That includes Sens. Bob Dole (R-Kan.), Birch Bayh (D-Ind.),
Lloyd Bentsen (D-Texas), Dennis Deconcini (D-Ariz.), Steve Symms (R-Idaho), Tim Hutchinson (R-Ark.) and Howard Baker (R-Tenn.)
and Reps. Bob Livingston (R-La.), Bill Paxon (R-N.Y.) and James Blanchard (D-Mich.). Dole and Bayh are the authors of the
Bayh-Dole Act of 1980, which gave the drug industry greater access to government-funded research.
The Center's findings
didn't surprise the industry's longtime critics. Rep. Bernie Sanders (I-Vt.), who has introduced several measures in Congress
to regulate drug companies, says that the pharmaceutical industry has the most powerful lobby in Washington, D.C.. "Uniquely
in the industrialized world, our government does not regulate the pharmaceutical industry—rather the pharmaceutical
industry regulates the government, which is why Americans pay by far the highest prices in the world for medicines they need,"
he told the Center.
The Orange County Register,
Health & Science Section, Weds., Oct. 20, 1999, p. 20.
In Drug Studies, Money Counts
Drug-company sponsorship makes for less-critical views, researchers say.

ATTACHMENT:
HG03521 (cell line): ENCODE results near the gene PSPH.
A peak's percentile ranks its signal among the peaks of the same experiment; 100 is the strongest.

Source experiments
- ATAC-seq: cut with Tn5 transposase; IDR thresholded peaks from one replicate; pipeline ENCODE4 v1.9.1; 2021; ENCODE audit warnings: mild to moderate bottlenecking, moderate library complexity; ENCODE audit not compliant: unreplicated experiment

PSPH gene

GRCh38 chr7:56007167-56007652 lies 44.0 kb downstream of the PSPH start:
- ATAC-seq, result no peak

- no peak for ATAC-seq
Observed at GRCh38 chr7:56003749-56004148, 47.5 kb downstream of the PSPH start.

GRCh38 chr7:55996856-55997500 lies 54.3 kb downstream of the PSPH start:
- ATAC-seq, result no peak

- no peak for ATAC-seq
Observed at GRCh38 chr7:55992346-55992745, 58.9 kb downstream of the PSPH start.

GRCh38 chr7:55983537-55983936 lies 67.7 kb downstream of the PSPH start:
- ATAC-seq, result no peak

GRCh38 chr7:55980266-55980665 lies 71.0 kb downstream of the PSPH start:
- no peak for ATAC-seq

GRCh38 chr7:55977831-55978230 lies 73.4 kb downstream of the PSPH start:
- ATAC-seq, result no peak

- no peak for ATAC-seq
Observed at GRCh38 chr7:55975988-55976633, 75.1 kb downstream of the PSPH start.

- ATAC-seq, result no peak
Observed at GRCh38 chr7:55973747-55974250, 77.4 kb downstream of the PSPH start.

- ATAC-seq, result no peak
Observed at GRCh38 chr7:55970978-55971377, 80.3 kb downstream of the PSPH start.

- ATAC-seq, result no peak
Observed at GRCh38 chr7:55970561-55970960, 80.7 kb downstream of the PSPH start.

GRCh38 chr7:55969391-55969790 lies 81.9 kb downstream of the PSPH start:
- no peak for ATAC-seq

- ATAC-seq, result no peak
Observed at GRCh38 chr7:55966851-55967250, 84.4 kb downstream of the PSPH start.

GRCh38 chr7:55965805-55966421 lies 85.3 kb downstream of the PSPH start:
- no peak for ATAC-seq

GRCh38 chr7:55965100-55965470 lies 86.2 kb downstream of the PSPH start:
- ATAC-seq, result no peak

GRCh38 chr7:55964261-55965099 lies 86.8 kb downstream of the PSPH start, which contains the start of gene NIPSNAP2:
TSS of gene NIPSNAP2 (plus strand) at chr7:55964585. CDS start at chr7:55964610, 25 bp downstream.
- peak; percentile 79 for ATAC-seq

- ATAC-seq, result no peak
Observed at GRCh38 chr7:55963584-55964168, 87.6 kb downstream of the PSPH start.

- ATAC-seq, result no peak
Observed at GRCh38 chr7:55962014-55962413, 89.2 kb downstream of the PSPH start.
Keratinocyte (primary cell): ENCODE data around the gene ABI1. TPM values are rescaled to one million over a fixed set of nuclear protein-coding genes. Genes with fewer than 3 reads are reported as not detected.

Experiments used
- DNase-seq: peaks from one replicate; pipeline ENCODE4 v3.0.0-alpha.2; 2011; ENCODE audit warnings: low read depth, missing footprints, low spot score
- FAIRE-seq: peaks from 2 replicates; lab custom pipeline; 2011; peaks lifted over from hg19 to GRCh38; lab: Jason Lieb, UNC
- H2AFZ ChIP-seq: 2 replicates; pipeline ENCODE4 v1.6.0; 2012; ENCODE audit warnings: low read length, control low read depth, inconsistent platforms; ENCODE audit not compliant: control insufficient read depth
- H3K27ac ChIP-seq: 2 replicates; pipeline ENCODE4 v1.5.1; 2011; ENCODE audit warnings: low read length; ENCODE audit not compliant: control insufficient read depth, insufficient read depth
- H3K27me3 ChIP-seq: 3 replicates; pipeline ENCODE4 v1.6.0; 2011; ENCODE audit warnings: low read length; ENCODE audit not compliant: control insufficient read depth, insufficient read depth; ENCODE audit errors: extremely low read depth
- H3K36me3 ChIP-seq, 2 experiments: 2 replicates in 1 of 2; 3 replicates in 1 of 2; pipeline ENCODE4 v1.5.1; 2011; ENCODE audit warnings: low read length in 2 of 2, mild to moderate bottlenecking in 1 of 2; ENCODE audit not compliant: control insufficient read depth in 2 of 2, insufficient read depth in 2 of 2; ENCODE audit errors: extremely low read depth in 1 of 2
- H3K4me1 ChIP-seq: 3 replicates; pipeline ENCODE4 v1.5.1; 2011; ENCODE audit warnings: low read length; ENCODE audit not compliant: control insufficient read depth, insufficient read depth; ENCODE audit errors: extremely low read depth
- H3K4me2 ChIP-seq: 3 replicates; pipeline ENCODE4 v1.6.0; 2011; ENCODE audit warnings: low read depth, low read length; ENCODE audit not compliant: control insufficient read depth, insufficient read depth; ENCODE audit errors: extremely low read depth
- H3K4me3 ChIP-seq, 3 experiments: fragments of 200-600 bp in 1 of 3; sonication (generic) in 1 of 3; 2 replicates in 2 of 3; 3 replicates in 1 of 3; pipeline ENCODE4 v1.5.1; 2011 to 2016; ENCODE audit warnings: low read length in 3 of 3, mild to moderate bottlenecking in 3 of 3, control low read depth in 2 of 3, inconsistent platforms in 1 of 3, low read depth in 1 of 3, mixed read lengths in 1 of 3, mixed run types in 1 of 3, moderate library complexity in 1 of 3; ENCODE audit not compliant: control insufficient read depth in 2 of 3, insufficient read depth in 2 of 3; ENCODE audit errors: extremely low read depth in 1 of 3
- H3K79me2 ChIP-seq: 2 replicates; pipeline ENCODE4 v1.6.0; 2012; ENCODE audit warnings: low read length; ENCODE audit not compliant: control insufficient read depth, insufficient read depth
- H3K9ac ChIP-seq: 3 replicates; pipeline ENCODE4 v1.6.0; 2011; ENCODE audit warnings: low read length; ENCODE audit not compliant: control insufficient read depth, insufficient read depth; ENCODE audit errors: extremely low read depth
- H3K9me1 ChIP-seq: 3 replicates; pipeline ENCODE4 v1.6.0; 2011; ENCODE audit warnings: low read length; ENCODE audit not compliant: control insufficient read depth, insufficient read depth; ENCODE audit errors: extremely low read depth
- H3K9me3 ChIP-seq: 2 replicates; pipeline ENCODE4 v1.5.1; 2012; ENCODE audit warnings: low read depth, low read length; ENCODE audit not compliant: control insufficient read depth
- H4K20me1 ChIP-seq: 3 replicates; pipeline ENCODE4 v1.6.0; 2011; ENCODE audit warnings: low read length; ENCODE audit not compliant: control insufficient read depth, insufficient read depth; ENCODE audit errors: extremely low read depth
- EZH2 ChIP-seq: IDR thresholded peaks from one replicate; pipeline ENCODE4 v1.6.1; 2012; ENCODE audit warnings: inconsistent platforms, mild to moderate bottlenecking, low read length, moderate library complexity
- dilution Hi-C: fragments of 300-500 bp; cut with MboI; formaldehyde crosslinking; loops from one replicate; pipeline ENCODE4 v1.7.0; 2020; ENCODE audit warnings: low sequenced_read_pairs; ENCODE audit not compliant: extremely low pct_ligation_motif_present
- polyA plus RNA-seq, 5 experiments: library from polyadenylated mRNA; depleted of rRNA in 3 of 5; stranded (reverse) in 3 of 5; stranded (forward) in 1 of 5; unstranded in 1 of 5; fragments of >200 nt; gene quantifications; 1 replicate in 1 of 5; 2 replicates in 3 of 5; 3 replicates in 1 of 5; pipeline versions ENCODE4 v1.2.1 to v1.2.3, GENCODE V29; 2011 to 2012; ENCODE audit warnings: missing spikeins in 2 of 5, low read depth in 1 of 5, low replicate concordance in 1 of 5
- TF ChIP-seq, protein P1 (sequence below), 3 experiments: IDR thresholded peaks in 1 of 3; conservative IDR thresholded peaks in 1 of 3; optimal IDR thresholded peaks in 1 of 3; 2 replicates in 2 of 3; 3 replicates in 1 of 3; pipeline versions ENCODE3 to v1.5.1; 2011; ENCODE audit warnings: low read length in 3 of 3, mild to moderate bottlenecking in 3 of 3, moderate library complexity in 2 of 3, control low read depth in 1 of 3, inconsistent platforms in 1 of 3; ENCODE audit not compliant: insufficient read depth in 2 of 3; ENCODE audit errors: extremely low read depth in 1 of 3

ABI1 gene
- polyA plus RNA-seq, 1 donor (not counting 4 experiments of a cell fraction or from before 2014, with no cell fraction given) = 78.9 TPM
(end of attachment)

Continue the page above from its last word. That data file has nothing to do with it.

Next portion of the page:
By DON BABWIN
The Associated Press
CHICAGO — Studies on the cost-effectiveness of drugs are far more likely to report
favorable findings if they are sponsored by the drug companies themselves rather than independent groups, researchers
Their study — funded by a pharmaceutical company — appears to confirm long-held
suspicions that doctors are less critical about a drug's safety and effectiveness when they have financial ties to the manufacturer.
"It is possible that these factors may result in some unconscious bias"
in interpreting a study's findings, the researchers said.
Last year, the conflict-of-interest issue made headlines when a report found
that the vast majority of doctors who defended the safety of calcium channel-blockers had a financial relationship with manufacturers
of the blood-pressure pills. In the current study, published in today's
Journal of the American Medical Association, the researchers looked at 44 studies on the cost-effectiveness of cancer